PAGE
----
Indian airlines are being forced to wet lease aircraft in order to enhance capacity for the forthcoming winter schedule due to a halt in the supply of new aircraft. India’s largest airline IndiGo announced the operation of widebody planes for the first time ever.
To increase capacity on foreign routes, IndiGo, the largest airline in India, has finalised a contract to wet lease up to three Boeing 777 aircraft. The airline, which had previously only operated single-class narrow-body aircraft, will now provide business class in addition to economy on these widebody aircraft.
Although there have been discussions of wet leasing narrow-body Airbus 321 aircraft, no decision has yet been made.
Rival SpiceJet has reached an agreement with Turkish carrier Corendon to wet lease up to seven Boeing 737 Max aircraft.
SpiceJet was unable to increase capacity since it was unable to get any additional aircraft from Boeing after India gave the 737 Max permission to fly.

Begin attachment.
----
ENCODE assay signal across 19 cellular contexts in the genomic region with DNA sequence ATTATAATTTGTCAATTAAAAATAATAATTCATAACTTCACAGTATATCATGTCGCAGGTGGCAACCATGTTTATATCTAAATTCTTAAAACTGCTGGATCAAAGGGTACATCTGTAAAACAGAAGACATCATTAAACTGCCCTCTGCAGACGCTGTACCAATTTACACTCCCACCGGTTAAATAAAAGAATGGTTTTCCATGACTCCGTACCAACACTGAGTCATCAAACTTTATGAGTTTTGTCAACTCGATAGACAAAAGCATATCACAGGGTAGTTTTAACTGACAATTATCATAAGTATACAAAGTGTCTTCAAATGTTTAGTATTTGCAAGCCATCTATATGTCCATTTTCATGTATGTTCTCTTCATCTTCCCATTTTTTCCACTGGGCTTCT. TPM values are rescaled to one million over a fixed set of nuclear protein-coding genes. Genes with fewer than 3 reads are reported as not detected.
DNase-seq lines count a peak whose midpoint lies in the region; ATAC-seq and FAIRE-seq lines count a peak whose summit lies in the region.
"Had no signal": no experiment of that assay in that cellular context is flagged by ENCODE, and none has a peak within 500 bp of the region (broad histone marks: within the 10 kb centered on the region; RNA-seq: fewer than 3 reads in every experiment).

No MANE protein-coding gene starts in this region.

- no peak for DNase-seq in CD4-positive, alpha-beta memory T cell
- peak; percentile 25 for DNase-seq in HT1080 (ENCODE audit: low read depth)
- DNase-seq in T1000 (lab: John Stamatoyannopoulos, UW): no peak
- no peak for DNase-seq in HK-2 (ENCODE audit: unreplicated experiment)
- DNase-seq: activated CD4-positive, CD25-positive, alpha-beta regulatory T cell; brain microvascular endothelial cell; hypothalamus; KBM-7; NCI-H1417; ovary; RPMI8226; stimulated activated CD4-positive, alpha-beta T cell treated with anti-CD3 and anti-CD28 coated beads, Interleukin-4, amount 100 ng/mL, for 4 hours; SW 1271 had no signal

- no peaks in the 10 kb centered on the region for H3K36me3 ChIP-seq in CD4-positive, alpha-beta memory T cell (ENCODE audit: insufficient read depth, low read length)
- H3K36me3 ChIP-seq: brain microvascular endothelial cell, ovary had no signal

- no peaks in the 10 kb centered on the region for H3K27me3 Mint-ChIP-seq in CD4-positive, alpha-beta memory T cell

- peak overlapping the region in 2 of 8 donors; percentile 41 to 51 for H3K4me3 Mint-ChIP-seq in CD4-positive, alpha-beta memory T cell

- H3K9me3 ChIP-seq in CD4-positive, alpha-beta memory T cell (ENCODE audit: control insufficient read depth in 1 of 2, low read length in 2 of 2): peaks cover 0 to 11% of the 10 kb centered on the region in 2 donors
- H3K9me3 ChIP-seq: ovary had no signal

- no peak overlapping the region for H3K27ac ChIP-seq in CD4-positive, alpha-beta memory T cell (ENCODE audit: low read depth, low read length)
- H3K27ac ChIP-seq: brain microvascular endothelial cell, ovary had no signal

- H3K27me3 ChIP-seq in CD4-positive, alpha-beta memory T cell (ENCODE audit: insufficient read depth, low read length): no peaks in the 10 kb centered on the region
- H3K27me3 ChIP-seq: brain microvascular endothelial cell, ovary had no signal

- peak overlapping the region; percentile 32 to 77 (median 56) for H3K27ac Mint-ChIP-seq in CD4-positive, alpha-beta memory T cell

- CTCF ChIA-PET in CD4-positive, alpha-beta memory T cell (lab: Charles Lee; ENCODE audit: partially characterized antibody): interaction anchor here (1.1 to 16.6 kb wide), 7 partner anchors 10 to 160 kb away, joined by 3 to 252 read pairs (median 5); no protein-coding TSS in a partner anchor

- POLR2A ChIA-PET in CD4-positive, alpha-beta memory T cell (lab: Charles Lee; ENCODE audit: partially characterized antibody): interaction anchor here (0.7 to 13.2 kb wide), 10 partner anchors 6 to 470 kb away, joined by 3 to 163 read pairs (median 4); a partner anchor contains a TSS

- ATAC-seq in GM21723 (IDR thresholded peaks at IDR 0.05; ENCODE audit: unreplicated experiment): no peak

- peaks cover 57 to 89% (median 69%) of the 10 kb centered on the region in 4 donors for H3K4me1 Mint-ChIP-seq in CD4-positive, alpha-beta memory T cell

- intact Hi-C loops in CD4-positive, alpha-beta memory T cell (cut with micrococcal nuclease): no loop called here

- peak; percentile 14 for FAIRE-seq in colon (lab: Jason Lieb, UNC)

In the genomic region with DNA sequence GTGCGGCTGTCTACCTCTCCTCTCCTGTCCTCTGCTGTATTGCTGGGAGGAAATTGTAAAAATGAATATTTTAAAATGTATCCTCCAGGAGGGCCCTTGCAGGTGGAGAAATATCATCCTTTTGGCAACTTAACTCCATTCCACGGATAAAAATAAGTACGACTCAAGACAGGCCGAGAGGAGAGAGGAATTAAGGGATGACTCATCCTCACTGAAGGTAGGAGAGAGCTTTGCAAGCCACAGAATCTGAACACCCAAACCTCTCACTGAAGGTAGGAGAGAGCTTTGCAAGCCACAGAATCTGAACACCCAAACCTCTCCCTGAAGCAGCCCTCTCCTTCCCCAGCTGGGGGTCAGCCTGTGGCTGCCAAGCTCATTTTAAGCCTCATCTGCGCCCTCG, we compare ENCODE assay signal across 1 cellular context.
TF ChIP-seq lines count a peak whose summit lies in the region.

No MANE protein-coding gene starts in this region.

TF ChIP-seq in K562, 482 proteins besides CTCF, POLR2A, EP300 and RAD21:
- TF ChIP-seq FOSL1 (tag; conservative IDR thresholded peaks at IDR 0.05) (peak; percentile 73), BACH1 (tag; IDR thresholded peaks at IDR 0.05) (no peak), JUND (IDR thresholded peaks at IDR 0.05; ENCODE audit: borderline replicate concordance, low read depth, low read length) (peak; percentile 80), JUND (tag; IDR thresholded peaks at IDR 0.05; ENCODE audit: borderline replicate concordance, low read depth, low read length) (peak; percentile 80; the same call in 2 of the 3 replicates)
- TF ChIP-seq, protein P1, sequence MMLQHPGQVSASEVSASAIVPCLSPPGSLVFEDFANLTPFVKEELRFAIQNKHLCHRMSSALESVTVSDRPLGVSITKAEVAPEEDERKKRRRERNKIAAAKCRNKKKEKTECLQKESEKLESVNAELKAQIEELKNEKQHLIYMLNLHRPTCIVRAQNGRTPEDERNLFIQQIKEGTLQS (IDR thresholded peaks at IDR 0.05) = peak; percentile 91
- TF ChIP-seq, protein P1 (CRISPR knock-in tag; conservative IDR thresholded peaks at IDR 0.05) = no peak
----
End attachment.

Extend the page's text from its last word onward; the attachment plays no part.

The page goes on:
Wet leasing, which is more expensive than dry lease and may increase operational costs, is a contract when the lessor provides an aircraft along with crew and maintenance. However, the airlines worry that, in addition to losing out on lucrative airport slots, they risk losing market share if they don’t deploy enough capacity.
Wet leasing is permitted by the overseer, the Directorate General of Civil Aviation, for a maximum of six months under emergency circumstances, such as when an aircraft is grounded.
According to insiders, IndiGo will lease the plane from Turkish Airlines, the country’s flag carrier, with whom it has a code-share agreement. The company will use the aircraft for charter flights in addition to its primary deployments on the Delhi-Istanbul and Mumbai-Istanbul routes.
Due to a two-month supply delay in spare engines from US-based Pratt & Whitney, IndiGo has been forced to ground about 30 aircraft. Due to the shortfall, the airline, which was returning aircraft older than six years, is now required to keep them for a longer amount of time.
A SpiceJet representative declined to comment on the situation, but an executive claimed that the airline would be bringing in the planes until it could start receiving its 737 Max, which might take up to three months. SpiceJet intends to start using seven additional Boeing 737 Max models in 2019.
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